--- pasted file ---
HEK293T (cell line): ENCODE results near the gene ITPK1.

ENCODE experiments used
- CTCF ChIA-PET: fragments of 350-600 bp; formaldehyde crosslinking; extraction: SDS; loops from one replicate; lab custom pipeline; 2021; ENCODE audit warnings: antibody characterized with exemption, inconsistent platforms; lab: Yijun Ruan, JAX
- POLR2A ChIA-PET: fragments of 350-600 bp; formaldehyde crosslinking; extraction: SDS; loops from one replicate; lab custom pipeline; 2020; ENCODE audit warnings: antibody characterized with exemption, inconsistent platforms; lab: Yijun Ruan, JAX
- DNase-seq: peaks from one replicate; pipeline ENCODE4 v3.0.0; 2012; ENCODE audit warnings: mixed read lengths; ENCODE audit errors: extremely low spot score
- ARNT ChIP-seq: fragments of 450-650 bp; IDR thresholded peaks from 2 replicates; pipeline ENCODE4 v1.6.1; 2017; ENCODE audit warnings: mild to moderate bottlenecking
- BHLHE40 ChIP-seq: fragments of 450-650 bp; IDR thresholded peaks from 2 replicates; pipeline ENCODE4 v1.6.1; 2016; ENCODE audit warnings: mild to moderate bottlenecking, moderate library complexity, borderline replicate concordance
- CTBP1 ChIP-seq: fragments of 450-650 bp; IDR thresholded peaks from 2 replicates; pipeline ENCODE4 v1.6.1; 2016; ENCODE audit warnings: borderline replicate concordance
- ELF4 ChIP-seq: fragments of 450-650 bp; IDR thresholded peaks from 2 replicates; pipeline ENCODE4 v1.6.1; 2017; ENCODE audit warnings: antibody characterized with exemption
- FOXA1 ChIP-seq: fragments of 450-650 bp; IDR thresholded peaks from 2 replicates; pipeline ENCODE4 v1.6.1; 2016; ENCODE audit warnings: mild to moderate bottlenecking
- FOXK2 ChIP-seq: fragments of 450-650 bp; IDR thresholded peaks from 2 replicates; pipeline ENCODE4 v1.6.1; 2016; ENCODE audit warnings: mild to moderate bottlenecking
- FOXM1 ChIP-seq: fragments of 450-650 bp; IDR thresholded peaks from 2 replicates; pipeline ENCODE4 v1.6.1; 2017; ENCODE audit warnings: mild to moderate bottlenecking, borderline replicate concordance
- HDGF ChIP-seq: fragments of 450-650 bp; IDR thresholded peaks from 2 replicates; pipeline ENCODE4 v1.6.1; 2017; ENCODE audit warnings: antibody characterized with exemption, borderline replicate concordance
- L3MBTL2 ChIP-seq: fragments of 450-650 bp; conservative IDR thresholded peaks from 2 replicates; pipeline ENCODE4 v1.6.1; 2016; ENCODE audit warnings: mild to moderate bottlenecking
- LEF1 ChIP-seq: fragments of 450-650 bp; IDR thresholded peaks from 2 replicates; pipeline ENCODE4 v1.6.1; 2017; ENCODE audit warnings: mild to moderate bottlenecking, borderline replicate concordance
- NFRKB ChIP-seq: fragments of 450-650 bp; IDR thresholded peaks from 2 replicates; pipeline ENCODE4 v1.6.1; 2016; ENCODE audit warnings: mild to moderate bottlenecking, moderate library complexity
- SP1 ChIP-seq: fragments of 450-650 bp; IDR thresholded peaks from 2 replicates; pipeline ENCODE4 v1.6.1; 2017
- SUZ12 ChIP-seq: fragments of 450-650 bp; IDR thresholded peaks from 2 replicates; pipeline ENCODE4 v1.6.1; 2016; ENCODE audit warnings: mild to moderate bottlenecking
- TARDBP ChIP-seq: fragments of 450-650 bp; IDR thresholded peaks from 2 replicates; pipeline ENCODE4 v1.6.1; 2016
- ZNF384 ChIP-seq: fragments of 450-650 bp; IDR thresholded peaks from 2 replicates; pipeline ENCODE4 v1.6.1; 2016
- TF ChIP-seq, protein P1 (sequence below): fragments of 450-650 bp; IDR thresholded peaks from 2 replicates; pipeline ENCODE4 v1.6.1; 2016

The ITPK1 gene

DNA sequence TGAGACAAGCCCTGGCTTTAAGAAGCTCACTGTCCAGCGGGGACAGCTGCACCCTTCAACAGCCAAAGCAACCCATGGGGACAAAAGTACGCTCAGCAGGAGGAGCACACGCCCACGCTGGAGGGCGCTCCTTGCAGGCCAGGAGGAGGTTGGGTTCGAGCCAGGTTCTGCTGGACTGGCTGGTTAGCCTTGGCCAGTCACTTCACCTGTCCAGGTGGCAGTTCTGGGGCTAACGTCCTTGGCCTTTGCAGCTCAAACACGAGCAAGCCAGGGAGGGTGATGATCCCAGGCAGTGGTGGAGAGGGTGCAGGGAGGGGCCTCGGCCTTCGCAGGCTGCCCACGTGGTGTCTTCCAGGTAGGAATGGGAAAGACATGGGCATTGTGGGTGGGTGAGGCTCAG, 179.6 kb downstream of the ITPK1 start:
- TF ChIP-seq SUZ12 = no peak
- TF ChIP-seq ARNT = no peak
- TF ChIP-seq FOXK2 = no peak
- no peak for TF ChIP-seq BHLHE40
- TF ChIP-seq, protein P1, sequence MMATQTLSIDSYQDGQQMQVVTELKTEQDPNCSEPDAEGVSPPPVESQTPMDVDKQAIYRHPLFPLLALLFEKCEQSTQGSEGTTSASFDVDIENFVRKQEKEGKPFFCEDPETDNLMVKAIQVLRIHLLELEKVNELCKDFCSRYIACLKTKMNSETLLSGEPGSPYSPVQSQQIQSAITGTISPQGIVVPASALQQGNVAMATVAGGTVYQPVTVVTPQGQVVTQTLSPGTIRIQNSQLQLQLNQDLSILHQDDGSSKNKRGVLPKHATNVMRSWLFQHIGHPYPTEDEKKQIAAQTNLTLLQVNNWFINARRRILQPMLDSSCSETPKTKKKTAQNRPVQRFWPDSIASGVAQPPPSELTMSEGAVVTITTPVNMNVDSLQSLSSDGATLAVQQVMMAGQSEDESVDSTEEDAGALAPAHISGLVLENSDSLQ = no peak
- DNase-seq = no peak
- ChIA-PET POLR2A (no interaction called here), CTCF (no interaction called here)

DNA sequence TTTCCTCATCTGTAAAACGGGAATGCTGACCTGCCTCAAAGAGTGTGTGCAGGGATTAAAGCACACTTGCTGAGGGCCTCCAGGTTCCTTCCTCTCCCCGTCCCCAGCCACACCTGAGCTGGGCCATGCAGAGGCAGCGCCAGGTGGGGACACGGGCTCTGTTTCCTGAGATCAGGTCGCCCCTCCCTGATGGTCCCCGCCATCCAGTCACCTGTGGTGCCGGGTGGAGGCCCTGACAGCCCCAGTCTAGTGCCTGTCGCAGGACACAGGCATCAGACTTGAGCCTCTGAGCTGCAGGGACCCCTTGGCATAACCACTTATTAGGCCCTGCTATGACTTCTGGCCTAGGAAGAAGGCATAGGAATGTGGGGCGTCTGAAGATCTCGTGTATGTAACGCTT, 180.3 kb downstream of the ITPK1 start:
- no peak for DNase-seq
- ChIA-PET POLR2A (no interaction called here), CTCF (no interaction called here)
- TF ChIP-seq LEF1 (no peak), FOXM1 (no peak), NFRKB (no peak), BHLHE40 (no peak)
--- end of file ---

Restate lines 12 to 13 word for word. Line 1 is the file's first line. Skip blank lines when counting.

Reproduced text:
- FOXM1 ChIP-seq: fragments of 450-650 bp; IDR thresholded peaks from 2 replicates; pipeline ENCODE4 v1.6.1; 2017; ENCODE audit warnings: mild to moderate bottlenecking, borderline replicate concordance
- HDGF ChIP-seq: fragments of 450-650 bp; IDR thresholded peaks from 2 replicates; pipeline ENCODE4 v1.6.1; 2017; ENCODE audit warnings: antibody characterized with exemption, borderline replicate concordance